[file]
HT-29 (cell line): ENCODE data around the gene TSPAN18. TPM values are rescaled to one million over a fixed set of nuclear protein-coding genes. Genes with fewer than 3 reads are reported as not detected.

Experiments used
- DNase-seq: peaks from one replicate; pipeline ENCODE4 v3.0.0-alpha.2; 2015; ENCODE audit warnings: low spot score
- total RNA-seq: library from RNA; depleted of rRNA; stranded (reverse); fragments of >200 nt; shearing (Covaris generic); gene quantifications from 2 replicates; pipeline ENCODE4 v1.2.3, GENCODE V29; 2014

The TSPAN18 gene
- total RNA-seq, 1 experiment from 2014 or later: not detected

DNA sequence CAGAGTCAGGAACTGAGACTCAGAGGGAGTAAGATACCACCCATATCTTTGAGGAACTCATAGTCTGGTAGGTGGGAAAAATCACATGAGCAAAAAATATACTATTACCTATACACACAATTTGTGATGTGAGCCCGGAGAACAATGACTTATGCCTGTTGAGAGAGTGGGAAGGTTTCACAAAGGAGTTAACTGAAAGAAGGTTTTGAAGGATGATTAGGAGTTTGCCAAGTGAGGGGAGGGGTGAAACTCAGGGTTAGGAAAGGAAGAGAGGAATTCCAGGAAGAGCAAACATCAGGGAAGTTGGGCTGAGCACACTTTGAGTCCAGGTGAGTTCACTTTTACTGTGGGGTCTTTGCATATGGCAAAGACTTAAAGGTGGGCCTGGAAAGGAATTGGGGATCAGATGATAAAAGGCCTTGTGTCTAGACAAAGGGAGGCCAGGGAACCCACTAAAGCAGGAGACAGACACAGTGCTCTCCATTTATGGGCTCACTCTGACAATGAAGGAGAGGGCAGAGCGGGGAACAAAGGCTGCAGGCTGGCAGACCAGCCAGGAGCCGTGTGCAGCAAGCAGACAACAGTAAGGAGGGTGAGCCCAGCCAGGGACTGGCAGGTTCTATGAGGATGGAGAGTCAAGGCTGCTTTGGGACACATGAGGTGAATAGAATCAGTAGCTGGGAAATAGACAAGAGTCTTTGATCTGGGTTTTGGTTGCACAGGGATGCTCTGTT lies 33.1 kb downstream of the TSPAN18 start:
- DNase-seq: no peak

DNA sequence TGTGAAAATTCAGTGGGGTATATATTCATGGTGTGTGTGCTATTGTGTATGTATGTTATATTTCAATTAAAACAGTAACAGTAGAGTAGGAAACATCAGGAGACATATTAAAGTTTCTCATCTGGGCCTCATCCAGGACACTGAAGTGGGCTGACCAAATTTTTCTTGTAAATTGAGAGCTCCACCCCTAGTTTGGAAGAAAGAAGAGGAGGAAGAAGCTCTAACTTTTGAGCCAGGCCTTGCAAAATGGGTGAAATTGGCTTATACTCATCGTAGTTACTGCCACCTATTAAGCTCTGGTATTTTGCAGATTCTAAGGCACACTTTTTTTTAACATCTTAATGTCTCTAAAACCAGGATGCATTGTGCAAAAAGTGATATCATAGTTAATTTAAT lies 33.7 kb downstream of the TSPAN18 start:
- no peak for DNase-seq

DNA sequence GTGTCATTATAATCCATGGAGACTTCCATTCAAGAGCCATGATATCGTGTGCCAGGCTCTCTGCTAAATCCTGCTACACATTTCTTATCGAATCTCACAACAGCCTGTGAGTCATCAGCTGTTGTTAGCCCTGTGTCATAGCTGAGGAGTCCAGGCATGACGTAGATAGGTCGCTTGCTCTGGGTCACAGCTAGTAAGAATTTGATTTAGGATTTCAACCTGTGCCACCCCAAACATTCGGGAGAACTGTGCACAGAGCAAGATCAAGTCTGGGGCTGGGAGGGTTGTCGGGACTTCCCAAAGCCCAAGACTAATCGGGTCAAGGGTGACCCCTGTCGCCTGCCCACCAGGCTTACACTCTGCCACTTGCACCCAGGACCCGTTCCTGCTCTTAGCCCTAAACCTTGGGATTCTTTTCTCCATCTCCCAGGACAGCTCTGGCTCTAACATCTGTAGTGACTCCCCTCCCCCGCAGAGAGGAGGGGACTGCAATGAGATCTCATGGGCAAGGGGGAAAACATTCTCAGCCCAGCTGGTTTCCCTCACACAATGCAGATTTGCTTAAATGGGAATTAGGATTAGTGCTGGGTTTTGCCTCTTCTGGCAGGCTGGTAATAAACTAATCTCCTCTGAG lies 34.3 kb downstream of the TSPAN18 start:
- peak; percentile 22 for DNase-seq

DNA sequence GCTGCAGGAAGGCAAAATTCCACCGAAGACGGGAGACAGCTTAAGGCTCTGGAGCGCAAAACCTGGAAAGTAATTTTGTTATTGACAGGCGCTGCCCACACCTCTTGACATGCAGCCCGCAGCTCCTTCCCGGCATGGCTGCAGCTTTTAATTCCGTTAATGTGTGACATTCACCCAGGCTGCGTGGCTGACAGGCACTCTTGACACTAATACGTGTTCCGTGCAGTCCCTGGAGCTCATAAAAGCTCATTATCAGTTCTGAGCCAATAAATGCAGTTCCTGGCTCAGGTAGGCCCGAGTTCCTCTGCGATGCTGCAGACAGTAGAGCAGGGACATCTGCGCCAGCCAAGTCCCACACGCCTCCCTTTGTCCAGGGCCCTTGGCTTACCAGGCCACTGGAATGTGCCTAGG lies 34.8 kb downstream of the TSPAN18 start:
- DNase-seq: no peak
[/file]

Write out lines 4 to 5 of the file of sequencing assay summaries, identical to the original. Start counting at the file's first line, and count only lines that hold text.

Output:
- total RNA-seq: library from RNA; depleted of rRNA; stranded (reverse); fragments of >200 nt; shearing (Covaris generic); gene quantifications from 2 replicates; pipeline ENCODE4 v1.2.3, GENCODE V29; 2014

The TSPAN18 gene